While happy with the outcome, Meeder didn’t want to take too much of the spotlight.

“We both love each other. He’s my brother. Like, I wish this were him, honestly, kicking the game-winner,” Meeder said of Stevens. “I don’t want to take glory from him or anything. He’s a great kid and a great kicker.”

Besides celebrating with his team, Meeder is excited to talk about the game with his family. His uncle drove from Michigan to watch the game in person, while the rest of his family saw his Hawkeye debut on TV.

Meeder isn’t sure what his future on the field holds, but Friday’s game-winner will always have a special place in his heart.

“That’s my number one [football memory], for sure,” he said with a smile.

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About the Contributors
Kenna Roering, Sports Editor
she/her/hers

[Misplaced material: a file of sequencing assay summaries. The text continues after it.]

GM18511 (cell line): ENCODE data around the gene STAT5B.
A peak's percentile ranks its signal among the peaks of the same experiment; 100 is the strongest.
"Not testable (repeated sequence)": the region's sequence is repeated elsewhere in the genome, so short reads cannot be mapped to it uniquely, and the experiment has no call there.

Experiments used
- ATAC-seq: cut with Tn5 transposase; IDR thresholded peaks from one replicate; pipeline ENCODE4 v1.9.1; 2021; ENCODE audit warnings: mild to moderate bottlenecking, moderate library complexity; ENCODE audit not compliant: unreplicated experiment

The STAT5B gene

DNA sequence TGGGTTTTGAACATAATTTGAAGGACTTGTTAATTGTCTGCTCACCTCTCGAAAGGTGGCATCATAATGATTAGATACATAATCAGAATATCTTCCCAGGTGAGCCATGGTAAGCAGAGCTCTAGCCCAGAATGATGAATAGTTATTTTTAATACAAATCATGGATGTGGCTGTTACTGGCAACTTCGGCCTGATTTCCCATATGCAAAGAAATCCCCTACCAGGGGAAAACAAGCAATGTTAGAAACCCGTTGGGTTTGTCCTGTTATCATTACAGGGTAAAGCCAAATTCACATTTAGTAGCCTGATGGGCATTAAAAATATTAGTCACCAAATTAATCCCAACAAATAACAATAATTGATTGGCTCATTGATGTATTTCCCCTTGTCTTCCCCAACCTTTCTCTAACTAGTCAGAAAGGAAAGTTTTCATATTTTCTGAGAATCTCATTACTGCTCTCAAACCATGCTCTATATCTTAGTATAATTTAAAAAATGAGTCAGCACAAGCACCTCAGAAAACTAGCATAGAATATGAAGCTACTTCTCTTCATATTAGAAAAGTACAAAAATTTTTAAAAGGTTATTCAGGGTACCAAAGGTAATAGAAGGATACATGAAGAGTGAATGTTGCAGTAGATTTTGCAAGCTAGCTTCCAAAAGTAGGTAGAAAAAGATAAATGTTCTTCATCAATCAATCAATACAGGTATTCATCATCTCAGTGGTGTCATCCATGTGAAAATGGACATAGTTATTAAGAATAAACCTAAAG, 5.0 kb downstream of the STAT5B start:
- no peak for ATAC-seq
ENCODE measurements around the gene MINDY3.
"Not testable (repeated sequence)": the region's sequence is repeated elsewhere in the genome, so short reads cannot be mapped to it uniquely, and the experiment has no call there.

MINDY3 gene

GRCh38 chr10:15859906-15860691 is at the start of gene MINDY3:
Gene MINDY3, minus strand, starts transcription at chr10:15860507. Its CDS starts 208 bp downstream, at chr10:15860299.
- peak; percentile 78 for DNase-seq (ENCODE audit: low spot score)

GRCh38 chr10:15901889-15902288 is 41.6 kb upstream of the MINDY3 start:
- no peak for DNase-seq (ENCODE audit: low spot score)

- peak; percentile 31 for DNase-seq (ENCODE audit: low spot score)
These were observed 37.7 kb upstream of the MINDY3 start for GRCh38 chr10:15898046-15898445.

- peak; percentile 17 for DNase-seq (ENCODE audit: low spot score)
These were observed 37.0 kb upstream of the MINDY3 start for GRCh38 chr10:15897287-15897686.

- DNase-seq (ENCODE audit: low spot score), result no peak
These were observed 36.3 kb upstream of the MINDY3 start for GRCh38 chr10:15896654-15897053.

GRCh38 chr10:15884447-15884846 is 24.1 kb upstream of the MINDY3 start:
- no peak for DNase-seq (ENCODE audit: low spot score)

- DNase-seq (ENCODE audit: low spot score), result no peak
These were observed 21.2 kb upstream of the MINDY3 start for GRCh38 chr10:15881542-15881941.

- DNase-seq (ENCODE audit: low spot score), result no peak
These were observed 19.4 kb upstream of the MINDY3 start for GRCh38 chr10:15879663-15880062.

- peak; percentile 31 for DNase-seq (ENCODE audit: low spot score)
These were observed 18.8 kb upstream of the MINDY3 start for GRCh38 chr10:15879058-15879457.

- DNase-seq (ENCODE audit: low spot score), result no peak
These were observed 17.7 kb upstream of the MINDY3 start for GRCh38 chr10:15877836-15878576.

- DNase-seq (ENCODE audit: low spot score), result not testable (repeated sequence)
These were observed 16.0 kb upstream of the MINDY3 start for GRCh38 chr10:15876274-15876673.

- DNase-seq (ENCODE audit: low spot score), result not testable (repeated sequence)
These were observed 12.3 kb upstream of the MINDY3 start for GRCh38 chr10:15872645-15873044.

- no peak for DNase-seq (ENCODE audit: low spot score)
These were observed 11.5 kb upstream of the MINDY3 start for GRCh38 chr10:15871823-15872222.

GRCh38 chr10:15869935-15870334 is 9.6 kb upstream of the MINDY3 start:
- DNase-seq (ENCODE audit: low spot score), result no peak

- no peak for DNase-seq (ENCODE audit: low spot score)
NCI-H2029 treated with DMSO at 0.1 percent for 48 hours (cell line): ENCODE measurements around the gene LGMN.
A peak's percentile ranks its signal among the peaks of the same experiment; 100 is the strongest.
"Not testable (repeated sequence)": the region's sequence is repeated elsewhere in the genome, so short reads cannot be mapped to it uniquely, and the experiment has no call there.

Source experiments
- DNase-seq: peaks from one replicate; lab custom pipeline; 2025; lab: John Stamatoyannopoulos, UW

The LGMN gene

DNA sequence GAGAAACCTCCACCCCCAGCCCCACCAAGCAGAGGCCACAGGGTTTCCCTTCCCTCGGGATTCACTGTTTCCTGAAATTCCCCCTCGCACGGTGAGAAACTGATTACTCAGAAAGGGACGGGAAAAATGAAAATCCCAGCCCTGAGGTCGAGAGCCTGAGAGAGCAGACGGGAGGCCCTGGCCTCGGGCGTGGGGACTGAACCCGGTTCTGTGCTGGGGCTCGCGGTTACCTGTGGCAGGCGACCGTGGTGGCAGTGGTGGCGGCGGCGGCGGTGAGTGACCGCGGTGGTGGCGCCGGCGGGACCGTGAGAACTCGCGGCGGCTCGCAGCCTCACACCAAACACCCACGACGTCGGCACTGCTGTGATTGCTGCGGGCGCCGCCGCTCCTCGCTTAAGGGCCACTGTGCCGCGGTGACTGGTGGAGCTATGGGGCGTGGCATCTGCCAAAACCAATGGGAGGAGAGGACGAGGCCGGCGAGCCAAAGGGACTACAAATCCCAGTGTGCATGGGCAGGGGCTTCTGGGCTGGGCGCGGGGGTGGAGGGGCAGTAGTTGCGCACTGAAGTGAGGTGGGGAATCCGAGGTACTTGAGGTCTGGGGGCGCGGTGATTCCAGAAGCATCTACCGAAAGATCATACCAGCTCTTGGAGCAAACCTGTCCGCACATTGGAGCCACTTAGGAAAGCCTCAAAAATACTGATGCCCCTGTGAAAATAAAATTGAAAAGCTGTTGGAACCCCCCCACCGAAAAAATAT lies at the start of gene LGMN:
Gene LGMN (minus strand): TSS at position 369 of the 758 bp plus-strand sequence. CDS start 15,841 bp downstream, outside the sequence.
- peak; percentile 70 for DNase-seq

Kenna Roering is The Daily Iowan's sports editor. She is a junior at the University of Iowa majoring in journalism with a minor in sports and recreation management. Kenna previously worked as a sports reporter for men's wrestling and volleyball and was the summer sports editor in 2023. This is her second year with the DI.
Cody Blissett, Visuals Editor
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Cody Blissett is a visual editor at The Daily Iowan. He is a third year student at the University of Iowa studying cinema and screenwriting. This is his first year working for The Daily Iowan.